Representative 60 mesh samples have been prepared for the proximate analysis and carried out as per ASTM method.
Free Swelling Index (FSI)
FSI test have been carried out with same sample (-60 mesh) which was prepared for proximate analysis. Test conducted as per ASTM D720.
In this test 2 gm (-60 mesh coal) and 20 ml distilled water has been heated to 150 ˚C for one hrs. Then it is cooled by tap water indirectly. The pH has been determined by pH meter.
Determination of oxygen content
This test carried out with 60 mesh sample as per ASTM D 3176.
Degree of oxidation by alkali extraction
This test can be carried out with same sample (-60 mesh) as per ASTM D 5263.
Experiment & Results:
Coking coal of size (-4.75mm) stored in Lab to monitor the coal weathering effects. Representative sample were withdrawn from tray at a fixed interval. Then theses were dried in oven at 38 ˚C till constant weight. These samples are then reduced by coning and quartering then grinded in ball mill. Grinded sample were screened through 60 mesh. The proximate analysis involves determination of moisture, VM, ASH and fixed carbon using above mentioned procedure also found small changes in ASH with time. In case of VM, it is found that VM increases with time. This is in agreement with may be due to fact that changes in VM depends on sensitivity of aliphatic and alicyclic to oxidation, and how these groups are combined, and it differs from coal to coal. Following tables shows Proximate, GCV, FSI, S, pH, oxygen and transmittance (degree of oxidation) value measured at different time for coking coal.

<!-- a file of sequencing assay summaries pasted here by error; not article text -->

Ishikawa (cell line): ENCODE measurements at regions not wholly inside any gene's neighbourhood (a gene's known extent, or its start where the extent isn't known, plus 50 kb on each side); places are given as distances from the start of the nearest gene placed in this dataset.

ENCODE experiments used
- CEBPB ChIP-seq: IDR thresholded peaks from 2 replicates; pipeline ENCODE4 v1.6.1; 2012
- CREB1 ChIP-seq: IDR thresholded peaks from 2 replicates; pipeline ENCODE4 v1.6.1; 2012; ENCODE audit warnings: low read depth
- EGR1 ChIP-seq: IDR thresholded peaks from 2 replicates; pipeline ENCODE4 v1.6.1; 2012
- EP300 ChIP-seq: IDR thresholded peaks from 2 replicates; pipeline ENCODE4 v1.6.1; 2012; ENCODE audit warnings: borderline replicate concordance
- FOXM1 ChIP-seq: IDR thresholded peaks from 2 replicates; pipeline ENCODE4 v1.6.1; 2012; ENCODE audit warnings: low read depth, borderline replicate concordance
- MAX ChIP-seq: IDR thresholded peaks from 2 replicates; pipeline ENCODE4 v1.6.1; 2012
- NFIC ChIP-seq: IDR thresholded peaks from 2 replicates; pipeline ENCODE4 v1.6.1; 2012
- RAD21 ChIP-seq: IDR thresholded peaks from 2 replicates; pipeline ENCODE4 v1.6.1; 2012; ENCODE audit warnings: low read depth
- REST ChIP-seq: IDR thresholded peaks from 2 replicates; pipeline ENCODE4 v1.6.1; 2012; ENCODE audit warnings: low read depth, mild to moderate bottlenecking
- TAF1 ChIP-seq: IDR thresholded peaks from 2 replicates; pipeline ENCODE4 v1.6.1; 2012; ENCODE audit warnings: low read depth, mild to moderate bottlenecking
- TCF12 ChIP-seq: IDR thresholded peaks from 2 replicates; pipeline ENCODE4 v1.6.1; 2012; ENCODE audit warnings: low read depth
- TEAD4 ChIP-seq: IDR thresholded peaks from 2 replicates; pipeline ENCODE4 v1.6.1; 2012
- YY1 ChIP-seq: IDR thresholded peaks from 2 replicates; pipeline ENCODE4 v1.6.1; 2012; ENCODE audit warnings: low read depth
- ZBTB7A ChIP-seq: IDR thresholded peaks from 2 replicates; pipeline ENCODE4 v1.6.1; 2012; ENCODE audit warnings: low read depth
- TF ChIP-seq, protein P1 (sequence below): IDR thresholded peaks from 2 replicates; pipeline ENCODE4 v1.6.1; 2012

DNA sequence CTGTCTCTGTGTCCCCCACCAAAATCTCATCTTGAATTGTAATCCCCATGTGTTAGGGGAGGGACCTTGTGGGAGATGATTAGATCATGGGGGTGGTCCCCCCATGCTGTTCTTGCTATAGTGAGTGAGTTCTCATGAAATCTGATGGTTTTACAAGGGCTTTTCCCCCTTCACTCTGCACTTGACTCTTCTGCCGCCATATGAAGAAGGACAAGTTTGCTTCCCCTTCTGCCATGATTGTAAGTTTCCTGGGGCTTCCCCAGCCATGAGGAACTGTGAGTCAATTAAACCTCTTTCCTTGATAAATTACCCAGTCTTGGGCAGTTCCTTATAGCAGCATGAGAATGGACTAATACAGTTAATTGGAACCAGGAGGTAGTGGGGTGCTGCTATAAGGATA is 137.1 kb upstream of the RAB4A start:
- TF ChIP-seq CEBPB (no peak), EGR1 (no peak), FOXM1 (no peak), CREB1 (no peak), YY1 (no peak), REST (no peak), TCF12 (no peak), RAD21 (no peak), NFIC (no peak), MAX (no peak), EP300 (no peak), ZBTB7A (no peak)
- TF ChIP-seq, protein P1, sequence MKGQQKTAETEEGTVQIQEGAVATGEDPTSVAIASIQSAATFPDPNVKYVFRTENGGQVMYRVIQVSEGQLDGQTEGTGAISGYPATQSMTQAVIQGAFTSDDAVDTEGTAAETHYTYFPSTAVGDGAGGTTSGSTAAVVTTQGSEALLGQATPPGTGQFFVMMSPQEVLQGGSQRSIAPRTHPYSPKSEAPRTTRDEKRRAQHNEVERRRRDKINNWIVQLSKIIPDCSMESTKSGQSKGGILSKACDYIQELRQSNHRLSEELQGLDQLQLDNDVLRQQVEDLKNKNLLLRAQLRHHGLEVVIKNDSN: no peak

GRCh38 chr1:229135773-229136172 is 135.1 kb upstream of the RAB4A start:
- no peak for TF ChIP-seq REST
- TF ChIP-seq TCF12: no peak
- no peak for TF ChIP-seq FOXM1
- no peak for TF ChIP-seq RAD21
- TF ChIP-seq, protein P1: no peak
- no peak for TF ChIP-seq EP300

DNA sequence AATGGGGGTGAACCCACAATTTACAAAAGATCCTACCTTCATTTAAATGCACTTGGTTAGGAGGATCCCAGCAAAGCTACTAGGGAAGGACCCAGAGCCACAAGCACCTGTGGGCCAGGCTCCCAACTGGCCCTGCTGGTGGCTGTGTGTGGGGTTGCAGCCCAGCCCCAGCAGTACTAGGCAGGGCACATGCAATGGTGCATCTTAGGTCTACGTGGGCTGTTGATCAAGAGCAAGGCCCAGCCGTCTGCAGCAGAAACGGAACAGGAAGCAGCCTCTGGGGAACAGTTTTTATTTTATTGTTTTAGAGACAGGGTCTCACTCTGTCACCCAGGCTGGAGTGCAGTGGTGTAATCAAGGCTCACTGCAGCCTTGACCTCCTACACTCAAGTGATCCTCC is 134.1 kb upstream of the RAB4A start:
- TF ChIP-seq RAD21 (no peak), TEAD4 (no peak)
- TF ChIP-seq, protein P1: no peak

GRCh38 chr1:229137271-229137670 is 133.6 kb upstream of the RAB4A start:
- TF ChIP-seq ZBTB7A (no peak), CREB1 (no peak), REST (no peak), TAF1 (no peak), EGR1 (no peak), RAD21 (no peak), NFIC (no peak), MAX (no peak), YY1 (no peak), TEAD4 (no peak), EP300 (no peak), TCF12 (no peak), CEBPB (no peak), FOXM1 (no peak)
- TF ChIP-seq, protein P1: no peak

For all sample (A-F), FSI value decrease maximum 1 to 1.5 in a span of 4 months storage periods. Figure 1 shows changes in FSI with time for all coals:
pH as a technique to monitor coal weathering. We observe change in pH and put effort to correlate it with loss in calorific value. These changes in pH value may be due to release of sulfur and acid produced during oxidation. It was observe that GCV value reduces with decreasing the pH value of the following samples. Figure 4 & 5 show changes in pH and GCV with time.
It was observe that degree of oxidation increases with increasing the oxygen content of the following samples. Figure 4 & 5 show changes in oxygen content and transmittance (%T) with time.
Oxidation also reduces the calorific value of coals as indicated below:
1. During carbonization process of coal, FSI is the important coke making properties. FSI decreases during weathering resulting poor coke quality. Therefore, it is a good indicator to monitor coal weathering.
2. Volatile matter increases during weathering by marginal amount. They may also be useful to monitor moderate coal weathering because it is directly related to degree of oxidation.
3. pH value appear to be a good indicator for moderate coal weathering. It decreases appreciably during weather process leading to oxidation of coal.
4. Weather and resulting Oxidation reduces the calorific value of coal. In this present study there have been losses of calorific value as low as 110 Kcal/Kg for each 1%increase in oxygen content.